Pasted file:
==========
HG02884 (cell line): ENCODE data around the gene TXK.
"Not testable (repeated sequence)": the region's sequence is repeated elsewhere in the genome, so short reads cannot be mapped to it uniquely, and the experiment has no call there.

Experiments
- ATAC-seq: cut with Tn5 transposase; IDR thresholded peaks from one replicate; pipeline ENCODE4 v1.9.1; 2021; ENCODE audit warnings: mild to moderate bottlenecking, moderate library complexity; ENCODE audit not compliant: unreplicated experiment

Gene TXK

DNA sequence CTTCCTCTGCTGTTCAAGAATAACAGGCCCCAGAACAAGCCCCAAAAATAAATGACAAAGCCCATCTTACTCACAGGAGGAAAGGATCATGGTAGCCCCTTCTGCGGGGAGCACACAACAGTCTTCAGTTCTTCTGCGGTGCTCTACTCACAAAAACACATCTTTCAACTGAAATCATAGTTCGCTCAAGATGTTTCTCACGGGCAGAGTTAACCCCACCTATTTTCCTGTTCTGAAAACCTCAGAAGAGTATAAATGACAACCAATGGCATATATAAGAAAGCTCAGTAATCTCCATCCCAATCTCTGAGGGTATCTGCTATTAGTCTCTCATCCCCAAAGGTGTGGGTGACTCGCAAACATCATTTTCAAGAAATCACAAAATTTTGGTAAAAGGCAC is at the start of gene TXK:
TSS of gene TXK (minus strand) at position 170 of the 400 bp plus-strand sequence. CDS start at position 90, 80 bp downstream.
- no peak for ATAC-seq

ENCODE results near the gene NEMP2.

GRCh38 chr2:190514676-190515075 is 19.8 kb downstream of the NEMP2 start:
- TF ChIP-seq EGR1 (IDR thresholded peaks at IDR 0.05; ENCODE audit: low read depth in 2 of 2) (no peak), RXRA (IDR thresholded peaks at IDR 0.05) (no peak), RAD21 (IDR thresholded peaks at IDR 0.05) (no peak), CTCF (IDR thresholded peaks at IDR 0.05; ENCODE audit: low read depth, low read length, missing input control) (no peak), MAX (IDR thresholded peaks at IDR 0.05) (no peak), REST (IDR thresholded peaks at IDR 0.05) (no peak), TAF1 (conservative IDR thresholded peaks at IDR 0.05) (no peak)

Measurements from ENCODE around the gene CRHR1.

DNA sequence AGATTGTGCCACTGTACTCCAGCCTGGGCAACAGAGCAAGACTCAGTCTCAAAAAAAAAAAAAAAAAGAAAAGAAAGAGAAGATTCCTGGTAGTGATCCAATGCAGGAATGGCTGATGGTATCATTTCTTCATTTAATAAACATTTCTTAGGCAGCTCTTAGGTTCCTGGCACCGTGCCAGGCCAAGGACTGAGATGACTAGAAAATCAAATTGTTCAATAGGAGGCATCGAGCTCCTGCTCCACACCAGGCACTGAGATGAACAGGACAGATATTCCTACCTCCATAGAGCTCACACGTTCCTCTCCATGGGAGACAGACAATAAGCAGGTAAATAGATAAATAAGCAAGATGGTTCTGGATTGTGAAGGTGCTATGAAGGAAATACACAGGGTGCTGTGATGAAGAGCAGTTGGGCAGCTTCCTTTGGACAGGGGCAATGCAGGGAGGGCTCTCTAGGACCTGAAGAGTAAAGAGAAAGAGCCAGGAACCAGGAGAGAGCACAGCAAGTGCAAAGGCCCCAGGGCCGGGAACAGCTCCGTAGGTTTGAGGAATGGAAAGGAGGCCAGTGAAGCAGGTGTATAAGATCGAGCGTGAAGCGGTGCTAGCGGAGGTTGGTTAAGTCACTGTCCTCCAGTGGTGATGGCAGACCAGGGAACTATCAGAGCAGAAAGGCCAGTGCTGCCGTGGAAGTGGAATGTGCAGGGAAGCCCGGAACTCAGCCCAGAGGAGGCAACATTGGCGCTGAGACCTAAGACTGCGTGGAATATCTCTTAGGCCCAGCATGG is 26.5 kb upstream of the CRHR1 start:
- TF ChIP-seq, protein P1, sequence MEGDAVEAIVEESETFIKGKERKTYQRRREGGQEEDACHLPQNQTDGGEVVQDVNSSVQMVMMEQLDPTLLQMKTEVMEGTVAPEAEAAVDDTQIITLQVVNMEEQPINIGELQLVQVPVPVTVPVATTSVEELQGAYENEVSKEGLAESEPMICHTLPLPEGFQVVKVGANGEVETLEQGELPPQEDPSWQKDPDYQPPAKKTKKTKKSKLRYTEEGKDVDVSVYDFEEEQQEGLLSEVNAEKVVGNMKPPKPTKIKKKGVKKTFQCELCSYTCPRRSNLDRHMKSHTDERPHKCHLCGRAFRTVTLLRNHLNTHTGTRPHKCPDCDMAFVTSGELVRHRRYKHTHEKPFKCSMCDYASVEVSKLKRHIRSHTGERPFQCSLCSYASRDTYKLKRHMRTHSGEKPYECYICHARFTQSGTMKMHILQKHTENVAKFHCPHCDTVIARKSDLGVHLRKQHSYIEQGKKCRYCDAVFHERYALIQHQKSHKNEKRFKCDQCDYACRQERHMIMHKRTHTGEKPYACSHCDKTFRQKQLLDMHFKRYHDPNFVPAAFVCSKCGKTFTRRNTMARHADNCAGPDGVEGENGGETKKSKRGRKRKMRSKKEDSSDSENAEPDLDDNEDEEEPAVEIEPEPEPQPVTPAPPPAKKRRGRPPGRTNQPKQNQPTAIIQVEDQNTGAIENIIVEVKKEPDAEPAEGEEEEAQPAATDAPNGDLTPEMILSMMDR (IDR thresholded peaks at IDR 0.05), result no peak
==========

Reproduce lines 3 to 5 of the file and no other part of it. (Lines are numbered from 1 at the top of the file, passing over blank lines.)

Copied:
Experiments
- ATAC-seq: cut with Tn5 transposase; IDR thresholded peaks from one replicate; pipeline ENCODE4 v1.9.1; 2021; ENCODE audit warnings: mild to moderate bottlenecking, moderate library complexity; ENCODE audit not compliant: unreplicated experiment

Gene TXK